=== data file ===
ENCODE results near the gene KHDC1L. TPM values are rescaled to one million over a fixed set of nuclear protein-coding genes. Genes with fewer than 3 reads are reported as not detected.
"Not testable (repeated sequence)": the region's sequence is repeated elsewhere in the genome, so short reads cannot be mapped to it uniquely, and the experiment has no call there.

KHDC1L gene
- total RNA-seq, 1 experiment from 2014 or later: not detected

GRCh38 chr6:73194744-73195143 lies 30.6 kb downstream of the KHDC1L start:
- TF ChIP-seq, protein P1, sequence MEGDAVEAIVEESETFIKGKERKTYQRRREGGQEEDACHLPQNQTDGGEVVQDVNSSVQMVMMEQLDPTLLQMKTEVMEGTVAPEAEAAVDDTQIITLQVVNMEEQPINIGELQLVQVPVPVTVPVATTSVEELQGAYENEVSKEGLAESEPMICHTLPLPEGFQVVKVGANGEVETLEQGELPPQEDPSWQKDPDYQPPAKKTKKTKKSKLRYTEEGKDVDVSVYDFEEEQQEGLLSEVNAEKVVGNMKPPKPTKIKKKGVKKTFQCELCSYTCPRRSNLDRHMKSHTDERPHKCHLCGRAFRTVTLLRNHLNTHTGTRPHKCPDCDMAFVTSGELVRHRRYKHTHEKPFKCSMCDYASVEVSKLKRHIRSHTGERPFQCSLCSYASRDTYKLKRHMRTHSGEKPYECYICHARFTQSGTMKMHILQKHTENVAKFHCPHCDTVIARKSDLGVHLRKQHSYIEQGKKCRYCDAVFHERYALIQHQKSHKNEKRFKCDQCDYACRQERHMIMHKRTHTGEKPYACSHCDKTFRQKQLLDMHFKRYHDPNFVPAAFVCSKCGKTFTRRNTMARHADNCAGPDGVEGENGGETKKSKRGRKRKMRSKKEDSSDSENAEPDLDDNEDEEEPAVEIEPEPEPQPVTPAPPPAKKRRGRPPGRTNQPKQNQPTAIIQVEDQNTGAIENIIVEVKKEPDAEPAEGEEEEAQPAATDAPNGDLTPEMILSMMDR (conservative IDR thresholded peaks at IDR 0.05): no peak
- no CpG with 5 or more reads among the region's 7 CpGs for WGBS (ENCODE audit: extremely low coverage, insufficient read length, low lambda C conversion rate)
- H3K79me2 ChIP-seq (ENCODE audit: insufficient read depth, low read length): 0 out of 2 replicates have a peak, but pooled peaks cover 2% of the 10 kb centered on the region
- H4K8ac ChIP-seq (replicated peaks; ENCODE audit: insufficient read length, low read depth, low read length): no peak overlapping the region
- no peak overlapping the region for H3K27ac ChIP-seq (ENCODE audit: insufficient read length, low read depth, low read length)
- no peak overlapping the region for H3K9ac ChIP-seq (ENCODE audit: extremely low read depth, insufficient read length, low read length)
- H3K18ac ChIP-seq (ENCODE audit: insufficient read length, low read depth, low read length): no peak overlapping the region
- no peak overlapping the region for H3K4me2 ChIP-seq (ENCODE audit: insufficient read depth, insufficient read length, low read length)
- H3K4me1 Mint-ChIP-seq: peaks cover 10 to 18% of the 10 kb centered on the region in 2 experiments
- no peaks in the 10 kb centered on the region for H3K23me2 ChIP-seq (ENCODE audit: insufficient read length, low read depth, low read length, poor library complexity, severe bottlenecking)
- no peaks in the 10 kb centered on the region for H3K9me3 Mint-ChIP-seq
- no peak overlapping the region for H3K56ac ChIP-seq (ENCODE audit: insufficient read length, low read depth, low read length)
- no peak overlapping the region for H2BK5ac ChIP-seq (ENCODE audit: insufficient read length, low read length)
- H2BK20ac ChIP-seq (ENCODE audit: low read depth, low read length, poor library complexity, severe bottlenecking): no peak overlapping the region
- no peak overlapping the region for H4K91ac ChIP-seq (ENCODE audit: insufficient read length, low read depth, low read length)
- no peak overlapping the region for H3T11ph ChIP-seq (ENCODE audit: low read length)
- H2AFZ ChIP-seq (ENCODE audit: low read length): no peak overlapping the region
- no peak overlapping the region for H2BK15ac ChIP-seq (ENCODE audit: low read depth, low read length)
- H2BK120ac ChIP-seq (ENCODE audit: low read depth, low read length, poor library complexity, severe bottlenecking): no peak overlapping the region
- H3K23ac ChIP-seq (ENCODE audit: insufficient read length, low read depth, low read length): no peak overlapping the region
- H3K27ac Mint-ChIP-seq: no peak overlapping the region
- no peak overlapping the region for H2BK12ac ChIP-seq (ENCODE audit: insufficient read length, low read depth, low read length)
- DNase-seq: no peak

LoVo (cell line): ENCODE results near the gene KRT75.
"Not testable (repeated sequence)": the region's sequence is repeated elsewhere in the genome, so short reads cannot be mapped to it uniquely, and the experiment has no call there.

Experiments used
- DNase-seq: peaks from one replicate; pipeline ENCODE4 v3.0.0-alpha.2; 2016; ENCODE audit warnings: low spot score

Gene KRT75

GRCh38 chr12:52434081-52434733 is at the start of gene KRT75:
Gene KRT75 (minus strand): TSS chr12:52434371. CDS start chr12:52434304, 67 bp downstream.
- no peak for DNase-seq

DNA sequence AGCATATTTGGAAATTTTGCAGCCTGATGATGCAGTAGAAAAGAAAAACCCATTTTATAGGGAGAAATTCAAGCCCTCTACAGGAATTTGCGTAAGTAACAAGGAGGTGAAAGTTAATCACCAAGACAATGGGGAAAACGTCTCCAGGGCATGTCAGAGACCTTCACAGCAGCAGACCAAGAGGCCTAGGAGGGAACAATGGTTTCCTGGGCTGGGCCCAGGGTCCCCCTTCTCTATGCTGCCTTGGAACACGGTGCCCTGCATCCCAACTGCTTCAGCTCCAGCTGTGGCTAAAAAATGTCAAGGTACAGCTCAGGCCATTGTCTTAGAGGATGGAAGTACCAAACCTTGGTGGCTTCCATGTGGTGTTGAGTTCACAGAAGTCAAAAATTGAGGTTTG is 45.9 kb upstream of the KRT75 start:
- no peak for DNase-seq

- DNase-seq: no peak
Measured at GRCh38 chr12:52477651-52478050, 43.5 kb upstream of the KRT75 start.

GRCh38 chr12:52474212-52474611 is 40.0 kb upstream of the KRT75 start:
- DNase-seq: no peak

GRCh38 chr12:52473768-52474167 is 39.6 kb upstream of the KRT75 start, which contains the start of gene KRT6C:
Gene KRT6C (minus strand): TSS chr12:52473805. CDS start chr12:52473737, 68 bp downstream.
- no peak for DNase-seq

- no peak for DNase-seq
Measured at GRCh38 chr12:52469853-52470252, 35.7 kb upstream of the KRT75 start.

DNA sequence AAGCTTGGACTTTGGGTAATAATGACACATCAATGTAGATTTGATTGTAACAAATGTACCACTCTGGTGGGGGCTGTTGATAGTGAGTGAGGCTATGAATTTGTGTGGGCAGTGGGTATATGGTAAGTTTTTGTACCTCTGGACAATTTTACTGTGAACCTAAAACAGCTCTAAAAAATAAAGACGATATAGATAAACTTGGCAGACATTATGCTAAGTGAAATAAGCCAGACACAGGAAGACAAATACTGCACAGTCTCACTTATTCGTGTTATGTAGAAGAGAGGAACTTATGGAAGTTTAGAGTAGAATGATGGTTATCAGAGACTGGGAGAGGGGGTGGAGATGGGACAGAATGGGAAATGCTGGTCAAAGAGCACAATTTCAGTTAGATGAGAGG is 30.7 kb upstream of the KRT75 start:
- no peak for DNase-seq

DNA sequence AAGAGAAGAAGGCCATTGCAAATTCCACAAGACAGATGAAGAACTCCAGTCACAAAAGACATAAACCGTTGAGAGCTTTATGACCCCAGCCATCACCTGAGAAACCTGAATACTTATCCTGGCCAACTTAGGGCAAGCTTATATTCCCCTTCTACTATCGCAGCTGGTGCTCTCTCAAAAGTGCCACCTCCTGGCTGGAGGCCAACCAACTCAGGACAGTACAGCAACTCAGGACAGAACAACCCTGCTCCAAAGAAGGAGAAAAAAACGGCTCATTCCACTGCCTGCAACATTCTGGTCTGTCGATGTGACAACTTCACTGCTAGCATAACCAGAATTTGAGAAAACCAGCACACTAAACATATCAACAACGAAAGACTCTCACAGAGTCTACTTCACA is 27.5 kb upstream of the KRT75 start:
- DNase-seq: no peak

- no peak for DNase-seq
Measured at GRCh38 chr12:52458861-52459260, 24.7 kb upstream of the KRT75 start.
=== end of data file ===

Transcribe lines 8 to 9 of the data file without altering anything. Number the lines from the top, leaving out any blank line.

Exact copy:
- H3K79me2 ChIP-seq (ENCODE audit: insufficient read depth, low read length): 0 out of 2 replicates have a peak, but pooled peaks cover 2% of the 10 kb centered on the region
- H4K8ac ChIP-seq (replicated peaks; ENCODE audit: insufficient read length, low read depth, low read length): no peak overlapping the region